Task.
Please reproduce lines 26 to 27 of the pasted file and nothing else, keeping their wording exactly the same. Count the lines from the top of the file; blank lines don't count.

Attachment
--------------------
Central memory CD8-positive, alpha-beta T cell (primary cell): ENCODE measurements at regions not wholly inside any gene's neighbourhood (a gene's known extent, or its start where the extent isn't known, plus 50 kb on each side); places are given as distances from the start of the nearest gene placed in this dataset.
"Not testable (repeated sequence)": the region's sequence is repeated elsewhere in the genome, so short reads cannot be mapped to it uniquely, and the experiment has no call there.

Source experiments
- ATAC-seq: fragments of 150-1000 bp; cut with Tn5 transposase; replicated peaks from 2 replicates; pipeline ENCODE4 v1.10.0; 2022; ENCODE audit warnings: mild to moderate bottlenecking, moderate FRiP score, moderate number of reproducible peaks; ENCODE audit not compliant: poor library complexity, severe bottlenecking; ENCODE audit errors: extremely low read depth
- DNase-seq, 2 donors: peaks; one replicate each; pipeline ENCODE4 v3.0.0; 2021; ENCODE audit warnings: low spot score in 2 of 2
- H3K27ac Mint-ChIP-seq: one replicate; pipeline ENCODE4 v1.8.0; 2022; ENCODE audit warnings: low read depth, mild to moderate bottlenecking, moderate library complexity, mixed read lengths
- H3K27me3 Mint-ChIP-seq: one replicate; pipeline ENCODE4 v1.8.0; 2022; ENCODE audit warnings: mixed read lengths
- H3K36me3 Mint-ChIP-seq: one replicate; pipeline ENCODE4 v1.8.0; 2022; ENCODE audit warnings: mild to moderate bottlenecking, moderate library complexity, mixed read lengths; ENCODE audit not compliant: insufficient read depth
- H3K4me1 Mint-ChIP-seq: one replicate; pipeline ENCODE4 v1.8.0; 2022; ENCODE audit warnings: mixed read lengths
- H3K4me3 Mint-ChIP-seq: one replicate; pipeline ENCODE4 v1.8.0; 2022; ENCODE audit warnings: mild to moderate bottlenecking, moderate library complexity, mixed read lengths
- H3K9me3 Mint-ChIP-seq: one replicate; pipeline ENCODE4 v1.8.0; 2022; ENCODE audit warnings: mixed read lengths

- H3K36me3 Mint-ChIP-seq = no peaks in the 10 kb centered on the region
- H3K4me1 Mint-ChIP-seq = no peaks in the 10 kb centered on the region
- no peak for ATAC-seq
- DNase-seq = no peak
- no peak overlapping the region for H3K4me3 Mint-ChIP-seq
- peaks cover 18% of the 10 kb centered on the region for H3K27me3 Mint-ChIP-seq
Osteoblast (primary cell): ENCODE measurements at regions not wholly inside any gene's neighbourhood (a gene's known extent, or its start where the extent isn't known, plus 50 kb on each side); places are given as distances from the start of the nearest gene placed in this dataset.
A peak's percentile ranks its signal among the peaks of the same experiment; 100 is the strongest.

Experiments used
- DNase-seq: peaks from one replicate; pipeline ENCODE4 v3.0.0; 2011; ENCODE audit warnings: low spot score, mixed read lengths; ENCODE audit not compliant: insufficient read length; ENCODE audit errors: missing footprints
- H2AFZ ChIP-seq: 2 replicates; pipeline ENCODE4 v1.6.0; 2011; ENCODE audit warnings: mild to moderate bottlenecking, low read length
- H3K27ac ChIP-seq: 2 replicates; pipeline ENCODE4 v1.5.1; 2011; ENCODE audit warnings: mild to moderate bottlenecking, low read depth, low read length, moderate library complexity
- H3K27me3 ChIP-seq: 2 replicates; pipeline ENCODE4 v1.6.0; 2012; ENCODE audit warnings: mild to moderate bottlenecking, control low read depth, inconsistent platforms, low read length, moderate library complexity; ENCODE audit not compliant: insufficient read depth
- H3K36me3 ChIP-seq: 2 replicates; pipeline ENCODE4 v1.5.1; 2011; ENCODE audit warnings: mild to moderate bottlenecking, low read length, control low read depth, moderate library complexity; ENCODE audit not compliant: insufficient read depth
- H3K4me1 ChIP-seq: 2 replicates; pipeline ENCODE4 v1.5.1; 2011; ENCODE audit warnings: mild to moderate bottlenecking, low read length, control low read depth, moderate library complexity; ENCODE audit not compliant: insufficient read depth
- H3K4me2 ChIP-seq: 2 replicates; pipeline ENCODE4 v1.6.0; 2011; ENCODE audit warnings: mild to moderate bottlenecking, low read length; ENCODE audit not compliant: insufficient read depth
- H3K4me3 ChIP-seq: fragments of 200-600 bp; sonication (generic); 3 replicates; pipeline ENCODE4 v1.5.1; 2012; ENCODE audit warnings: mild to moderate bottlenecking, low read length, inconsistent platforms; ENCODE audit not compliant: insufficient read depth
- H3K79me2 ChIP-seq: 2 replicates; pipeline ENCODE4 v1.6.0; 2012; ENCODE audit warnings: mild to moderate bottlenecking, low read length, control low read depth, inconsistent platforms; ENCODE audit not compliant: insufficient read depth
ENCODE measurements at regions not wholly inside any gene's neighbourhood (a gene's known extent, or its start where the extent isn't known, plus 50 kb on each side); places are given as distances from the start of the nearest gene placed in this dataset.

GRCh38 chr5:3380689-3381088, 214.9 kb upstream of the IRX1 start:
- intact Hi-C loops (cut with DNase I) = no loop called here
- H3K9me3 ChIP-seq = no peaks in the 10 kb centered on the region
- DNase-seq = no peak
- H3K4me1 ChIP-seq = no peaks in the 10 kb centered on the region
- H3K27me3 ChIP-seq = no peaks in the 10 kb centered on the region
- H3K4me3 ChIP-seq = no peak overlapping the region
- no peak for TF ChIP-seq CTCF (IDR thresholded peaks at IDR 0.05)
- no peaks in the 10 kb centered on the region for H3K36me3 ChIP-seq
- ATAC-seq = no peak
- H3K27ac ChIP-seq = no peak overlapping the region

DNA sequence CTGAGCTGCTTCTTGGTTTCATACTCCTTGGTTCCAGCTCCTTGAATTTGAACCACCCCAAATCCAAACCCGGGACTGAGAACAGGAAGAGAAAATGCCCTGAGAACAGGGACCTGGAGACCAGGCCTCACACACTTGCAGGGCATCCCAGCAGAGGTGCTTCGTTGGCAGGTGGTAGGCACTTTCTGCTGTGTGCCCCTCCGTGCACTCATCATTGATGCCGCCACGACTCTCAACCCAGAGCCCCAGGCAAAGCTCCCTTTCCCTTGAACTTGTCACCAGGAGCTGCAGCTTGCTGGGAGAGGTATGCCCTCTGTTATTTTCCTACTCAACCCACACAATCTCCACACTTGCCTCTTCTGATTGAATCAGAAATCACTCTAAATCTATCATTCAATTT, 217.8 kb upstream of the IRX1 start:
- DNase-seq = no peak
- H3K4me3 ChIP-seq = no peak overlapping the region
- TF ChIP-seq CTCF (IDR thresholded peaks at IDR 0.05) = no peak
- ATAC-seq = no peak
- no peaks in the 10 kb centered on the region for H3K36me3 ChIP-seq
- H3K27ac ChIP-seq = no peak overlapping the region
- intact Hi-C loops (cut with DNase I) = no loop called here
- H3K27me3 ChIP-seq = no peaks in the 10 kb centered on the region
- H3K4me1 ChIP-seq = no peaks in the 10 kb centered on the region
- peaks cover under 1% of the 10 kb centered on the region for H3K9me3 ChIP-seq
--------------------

- H3K4me1 ChIP-seq: 2 replicates; pipeline ENCODE4 v1.5.1; 2011; ENCODE audit warnings: mild to moderate bottlenecking, low read length, control low read depth, moderate library complexity; ENCODE audit not compliant: insufficient read depth
- H3K4me2 ChIP-seq: 2 replicates; pipeline ENCODE4 v1.6.0; 2011; ENCODE audit warnings: mild to moderate bottlenecking, low read length; ENCODE audit not compliant: insufficient read depth